From engineering to data-driven solutions
The aerospace sector and, if you widen the lens, aviation too, has long been a bastion of innovation. Yet, the digital era brings disruption to even this, skies the limit (forgive the pun) engineering community.
The digital era requires a re-think of the customer journey, as new ecosystems around supply chains and integrated travel emerge.
Brands in the aerospace sector will need to put a new spin on the ‘innovation’ narrative and how customers are engaged. However, owning the ‘innovation’ agenda is becoming a challenge. Here’s why.
Competition from advanced Asian economies
Firstly, there’s going to be intense competition from China, focused on Comac. The result? Legacy players, like Boeing and Airbus, will have to become more agile, and dial-up innovation, to compete. But, we’ve been here before. Players in telecoms and smart infrastructure have faced similar challenges. And their response has been to emphasise their innovation culture, as much as the innovative outputs.
Cult of personalities hijacking the innovation narrative
However, owning the innovation narrative is no longer a given. Think of the media and public attention that Elon Musk, Jeff Bezos or Richard Branson garner. These visionaries, and media darlings, with their zealous followers, are capturing the headlines and hacking the innovation narrative.
Venerable brands, like Boeing and Airbus, and the plethora of specialist systems and components companies feeding into the sector, are often faceless. Tech celebrities, like Musk, are envisioning a better future that includes electric cars, hyper-loops and SpaceX, putting satellites in orbit more cost effectively. This makes life tougher for the incumbents, who can look increasingly mercenary and faceless.
Musk’s vision for hyper loop is for a better, more clever way of connecting and travelling. And so, this becomes about how we connect, not just about making planes. With digital driving all modes of transport, smart infrastructure means all aspects of mobility is suddenly an integrated proposition.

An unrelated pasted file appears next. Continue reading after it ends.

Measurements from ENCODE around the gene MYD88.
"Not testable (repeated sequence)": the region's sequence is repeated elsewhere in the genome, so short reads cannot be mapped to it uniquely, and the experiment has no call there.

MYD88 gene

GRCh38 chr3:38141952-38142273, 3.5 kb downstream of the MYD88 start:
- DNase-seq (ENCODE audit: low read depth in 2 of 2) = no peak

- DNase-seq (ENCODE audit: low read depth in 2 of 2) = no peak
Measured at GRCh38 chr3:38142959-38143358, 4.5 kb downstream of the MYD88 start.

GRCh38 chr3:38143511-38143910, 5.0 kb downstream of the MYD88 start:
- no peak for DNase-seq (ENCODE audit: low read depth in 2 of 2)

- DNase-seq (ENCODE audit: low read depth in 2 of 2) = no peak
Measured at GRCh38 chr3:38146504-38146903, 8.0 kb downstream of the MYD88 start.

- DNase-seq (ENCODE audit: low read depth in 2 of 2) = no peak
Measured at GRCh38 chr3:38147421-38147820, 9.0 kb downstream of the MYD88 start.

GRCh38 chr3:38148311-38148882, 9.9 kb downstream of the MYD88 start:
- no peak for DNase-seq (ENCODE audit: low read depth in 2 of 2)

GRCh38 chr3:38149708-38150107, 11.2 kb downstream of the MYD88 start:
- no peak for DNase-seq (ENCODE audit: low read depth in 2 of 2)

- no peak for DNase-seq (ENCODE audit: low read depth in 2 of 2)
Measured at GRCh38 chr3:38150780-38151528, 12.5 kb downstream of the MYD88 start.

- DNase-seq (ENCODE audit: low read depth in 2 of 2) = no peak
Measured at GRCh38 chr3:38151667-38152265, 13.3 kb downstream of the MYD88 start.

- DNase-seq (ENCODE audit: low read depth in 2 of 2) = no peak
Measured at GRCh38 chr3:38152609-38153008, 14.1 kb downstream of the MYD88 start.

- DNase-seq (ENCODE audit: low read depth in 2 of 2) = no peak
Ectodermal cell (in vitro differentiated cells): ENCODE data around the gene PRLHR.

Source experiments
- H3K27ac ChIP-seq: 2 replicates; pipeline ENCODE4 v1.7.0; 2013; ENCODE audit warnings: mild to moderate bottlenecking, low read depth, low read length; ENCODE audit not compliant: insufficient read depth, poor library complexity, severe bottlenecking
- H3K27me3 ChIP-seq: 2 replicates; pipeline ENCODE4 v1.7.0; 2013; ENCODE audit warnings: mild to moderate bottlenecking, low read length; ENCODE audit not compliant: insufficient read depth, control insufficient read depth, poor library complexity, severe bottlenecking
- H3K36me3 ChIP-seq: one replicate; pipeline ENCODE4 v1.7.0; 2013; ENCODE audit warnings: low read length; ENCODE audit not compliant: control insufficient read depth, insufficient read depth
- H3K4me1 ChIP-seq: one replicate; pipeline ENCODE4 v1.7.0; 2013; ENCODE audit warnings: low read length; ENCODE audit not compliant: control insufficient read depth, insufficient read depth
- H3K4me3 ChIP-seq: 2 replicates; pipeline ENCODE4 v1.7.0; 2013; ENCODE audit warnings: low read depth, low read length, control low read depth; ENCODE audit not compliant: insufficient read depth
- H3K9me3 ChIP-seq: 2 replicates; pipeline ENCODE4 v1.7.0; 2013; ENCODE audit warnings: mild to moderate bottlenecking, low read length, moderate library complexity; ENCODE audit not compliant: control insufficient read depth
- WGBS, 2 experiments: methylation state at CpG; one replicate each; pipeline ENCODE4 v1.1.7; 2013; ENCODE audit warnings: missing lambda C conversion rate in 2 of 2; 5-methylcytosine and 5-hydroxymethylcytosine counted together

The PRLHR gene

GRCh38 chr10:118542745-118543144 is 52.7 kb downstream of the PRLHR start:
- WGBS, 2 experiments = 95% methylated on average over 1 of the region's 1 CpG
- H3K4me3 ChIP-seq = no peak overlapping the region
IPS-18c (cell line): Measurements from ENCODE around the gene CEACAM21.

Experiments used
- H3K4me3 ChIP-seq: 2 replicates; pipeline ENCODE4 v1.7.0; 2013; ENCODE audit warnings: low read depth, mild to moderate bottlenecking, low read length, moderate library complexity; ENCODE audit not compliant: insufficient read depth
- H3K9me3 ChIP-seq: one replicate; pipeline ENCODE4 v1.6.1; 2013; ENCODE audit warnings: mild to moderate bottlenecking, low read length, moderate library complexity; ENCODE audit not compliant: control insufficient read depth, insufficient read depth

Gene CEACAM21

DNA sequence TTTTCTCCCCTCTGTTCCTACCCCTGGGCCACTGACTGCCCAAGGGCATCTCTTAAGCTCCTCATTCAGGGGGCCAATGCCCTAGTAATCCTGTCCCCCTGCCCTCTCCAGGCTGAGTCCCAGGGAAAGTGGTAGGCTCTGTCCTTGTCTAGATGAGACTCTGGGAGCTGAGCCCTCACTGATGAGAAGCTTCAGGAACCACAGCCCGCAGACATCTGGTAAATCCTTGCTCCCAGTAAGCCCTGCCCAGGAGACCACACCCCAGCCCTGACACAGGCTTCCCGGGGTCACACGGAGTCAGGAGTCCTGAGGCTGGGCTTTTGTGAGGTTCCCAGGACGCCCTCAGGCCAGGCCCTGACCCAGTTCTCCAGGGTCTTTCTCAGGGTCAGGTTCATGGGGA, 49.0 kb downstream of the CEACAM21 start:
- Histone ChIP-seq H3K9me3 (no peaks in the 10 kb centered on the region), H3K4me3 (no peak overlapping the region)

Bezos is even talking about putting people on Mars. When your company is bigger than some regional economies, the ambition isn’t so far-fetched. In times past, these aspirations would be the hallowed ground of companies, like Lockheed Martin, NASA or ESA. No longer.
Focus on intelligent collaborative innovation
Positioning an aerospace business, in this emotionally charged and intensely competitive environment, requires a focus on not just innovation (because everyone’s staking out that ground, especially these newcomers from the tech-space) now it matters how you innovate, and what it means for the greater good of society. Emphasizing unique ways to collaborate is becoming a mantra. And when thinking about customer engagement, the new focus is experiences, like events and trade-shows, that create a sense of community and innovation partnership.
A shift of focus from engineering to data
As aerospace businesses become increasingly digitised across design, testing, manufacturing and maintenance, service models are transformed. Aerospace businesses are fast becoming data businesses, with AI and machine learning accelerating the innovation process. New business models will inevitably mean more automation. More artificial intelligence and a deft use of Big Data. In turn, increased digitisation will see the connected consumer demand a direct relationship with many brands, especially in aviation.
Emphasise integrated experiences and narratives
Indeed, in the aviation space data combined with AI will see the narrative evolve from a premium transport silo to an integrated, personalised, travel experience, taking in high-speed trains, planes and (driverless) automobiles.
Creating space for that “appealing and powerful narrative”.
The way the aerospace sector expresses itself, needs to change. Getting the company story and vision across means live events must be challenging and disruptive, and the outputs collaborative, communal and emphasizing the approach to innovation, as much as the innovative output – a collaborative customer journey.
Shelton Fleming specialises in creative live events, with a focus on the customer journey empowering and forging deep B2B relationships. Most of our clients are in businesses where their customers are experts in their field, and seek contractual relationships and sales cycles that span decades. Companies like, CSC, GKN, Hitachi Rail, Nokia Networks and NetScout. In common, all their customers are experts seeking a highly personalised, business partnership, and sense of exclusivity. Which is where we excel, by harnessing creative technologies that energise the company narrative and audience engagement.